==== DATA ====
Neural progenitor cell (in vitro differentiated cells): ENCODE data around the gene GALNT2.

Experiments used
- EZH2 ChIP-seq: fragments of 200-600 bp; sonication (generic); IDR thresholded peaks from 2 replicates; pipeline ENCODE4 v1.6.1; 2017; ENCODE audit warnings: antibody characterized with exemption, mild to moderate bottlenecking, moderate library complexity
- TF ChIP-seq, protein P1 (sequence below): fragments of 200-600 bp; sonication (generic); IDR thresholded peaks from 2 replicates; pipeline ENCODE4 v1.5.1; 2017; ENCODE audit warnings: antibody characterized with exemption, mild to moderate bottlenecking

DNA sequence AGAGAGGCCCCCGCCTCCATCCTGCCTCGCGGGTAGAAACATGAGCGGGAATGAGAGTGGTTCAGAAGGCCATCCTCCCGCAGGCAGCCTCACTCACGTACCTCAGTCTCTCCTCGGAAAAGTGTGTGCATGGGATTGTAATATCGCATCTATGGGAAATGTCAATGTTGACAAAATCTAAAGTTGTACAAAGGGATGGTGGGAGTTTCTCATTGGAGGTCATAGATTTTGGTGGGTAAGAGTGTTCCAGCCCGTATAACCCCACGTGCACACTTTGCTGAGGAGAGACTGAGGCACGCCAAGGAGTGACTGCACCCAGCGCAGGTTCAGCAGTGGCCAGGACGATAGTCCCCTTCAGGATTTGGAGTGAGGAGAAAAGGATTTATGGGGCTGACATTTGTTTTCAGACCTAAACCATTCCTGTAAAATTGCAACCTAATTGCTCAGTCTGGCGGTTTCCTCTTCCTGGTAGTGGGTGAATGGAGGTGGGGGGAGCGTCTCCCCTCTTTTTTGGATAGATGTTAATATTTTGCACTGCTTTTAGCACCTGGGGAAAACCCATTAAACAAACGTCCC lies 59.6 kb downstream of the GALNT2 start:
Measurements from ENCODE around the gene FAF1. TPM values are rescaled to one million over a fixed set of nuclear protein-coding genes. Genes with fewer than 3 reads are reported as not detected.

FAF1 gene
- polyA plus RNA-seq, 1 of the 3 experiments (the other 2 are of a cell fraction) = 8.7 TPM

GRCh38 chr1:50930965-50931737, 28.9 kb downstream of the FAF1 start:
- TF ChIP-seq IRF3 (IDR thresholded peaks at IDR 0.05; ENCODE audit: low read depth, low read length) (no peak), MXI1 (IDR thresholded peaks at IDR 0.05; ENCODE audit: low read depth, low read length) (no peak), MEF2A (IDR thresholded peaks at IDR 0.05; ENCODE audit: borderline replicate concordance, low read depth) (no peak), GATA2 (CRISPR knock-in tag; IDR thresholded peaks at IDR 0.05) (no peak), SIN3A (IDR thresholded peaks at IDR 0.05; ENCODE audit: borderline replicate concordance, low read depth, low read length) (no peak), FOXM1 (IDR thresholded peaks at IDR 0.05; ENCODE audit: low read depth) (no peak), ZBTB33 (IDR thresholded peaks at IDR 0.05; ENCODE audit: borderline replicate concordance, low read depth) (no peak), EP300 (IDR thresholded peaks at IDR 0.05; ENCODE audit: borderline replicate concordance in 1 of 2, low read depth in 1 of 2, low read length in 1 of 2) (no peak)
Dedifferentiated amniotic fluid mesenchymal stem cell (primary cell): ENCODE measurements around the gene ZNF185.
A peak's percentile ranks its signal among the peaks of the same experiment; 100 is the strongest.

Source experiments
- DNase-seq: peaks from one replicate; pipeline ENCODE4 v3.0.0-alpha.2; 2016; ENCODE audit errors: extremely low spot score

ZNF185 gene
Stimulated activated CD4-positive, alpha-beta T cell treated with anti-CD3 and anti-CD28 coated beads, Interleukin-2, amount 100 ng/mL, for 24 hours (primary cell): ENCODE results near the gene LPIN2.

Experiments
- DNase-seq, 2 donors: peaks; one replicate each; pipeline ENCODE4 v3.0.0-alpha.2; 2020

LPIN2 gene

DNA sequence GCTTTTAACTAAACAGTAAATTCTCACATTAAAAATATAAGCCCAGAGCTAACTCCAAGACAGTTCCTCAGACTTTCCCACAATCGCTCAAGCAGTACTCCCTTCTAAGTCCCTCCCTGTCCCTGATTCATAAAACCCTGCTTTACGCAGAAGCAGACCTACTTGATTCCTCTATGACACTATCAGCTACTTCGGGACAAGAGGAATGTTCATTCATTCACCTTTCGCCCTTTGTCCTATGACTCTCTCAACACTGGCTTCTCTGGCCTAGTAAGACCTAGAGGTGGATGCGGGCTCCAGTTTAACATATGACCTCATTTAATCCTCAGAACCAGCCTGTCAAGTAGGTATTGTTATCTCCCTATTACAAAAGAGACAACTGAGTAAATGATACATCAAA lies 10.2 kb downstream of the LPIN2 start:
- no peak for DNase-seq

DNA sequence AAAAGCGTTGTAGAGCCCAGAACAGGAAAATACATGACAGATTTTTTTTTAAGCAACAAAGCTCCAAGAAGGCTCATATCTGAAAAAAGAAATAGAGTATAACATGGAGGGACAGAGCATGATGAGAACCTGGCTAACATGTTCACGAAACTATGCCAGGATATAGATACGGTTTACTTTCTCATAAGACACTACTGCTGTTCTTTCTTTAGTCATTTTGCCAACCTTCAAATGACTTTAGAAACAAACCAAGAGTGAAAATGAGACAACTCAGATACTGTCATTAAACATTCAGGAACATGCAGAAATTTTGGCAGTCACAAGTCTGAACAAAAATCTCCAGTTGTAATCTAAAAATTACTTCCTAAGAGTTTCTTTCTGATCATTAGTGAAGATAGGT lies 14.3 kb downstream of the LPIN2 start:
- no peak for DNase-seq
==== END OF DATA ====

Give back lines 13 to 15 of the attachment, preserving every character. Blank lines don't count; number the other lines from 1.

Source experiments
- DNase-seq: peaks from one replicate; pipeline ENCODE4 v3.0.0-alpha.2; 2016; ENCODE audit errors: extremely low spot score

ZNF185 gene